We study the correlation between parental gender attitudes and the performance in mathematics of girls using two different approaches and data. First, we identify families with a preference for boys by using fertility stopping rules in a population of households whose children attend public schools in Florida. Girls growing up in a boy-biased family score 3 percentage points lower on math tests when compared to girls raised in other families. Second, we find similar strong effects when we study the correlations between girls’ performance in mathematics and maternal gender role attitudes, using evidence from the National Longitudinal Survey of Youth. We conclude that socialization at home can explain a non-trivial part of the observed gender disparities in mathematics performance and document that maternal gender attitudes correlate with those of their children, supporting the hypothesis that preferences transmitted through the family impact children behavior.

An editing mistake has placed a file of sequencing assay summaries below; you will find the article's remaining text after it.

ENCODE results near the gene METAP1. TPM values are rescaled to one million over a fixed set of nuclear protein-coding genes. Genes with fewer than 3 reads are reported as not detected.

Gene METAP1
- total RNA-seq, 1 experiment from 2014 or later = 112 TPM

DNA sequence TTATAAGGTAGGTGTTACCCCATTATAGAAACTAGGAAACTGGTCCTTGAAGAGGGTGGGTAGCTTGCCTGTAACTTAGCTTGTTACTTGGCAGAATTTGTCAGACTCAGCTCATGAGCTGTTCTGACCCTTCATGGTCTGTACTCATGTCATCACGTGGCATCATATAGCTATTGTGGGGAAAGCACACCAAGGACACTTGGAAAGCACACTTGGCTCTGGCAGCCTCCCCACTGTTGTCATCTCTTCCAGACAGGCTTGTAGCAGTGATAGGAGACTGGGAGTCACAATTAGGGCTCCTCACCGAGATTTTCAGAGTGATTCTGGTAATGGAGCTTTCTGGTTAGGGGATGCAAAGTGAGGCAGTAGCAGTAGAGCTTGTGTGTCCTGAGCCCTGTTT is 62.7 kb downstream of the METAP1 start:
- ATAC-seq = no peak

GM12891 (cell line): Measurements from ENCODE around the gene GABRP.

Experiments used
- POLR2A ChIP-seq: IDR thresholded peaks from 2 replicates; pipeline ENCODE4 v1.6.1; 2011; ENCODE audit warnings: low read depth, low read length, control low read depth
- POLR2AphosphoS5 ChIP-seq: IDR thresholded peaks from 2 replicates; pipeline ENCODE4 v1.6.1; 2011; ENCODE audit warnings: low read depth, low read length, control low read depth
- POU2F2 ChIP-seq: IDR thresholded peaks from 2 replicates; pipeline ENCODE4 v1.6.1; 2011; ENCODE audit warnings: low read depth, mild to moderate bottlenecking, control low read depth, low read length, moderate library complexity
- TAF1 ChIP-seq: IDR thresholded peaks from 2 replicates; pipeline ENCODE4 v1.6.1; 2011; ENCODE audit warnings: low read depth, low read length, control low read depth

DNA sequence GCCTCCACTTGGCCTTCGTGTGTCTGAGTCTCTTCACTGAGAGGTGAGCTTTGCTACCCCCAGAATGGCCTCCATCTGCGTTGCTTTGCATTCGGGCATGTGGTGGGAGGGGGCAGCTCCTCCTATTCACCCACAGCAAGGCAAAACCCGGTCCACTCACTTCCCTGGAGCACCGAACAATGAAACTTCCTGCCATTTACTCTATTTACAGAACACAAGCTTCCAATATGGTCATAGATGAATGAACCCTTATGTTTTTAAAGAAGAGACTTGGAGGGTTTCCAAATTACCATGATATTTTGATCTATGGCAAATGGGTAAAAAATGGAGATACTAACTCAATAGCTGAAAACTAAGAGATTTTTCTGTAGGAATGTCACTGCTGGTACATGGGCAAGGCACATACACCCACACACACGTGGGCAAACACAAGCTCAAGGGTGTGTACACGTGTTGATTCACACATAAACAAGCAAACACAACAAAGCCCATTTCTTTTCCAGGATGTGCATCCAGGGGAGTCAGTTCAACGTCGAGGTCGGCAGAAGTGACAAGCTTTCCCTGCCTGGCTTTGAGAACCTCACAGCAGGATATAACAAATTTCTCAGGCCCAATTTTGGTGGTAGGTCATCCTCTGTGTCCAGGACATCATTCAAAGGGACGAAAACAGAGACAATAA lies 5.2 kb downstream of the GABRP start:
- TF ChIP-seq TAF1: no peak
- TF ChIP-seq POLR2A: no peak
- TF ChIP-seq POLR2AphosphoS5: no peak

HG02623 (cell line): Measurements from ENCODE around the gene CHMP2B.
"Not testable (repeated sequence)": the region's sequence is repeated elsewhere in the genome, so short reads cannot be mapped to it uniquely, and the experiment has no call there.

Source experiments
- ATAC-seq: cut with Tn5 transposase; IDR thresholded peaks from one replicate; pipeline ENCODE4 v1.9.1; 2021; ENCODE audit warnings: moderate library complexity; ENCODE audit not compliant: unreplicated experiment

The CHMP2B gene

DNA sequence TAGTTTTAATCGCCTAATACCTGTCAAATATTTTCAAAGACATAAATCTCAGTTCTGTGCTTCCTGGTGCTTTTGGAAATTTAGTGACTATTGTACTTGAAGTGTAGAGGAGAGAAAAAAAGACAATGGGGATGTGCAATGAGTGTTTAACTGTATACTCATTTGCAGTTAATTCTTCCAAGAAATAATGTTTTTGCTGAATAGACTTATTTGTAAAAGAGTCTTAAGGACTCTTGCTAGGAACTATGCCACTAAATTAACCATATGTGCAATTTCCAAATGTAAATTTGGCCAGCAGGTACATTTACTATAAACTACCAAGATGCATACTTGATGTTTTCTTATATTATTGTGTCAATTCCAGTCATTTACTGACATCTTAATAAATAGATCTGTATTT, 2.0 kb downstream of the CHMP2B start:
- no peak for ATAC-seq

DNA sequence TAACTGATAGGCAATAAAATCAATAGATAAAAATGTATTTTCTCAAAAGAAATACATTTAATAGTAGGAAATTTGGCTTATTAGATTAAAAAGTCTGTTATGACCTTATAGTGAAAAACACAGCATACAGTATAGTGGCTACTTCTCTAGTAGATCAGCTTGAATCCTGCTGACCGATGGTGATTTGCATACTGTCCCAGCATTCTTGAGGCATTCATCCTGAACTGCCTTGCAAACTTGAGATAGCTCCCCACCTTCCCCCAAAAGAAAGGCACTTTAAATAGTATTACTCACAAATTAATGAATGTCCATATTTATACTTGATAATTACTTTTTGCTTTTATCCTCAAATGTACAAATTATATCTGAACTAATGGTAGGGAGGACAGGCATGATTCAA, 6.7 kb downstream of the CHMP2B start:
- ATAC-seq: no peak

We thank Alice Eagly for suggestions. We are especially grateful to the Florida Department of Education and Health for providing the linked population-level administrative data that permitted this analysis to take place. Luisa Cefala' provided excellent research assistantship. All errors and opinions are those of the authors and do not reflect those of the Florida Departments of Education and Health. The views expressed herein are those of the authors and do not necessarily reflect the views of the National Bureau of Economic Research.
Dossi, Gaia & Figlio, David & Giuliano, Paola & Sapienza, Paola, 2021. " Born in the family: Preferences for boys and the gender gap in math, " Journal of Economic Behavior & Organization, Elsevier, vol. 183(C), pages 175-188. citation courtesy of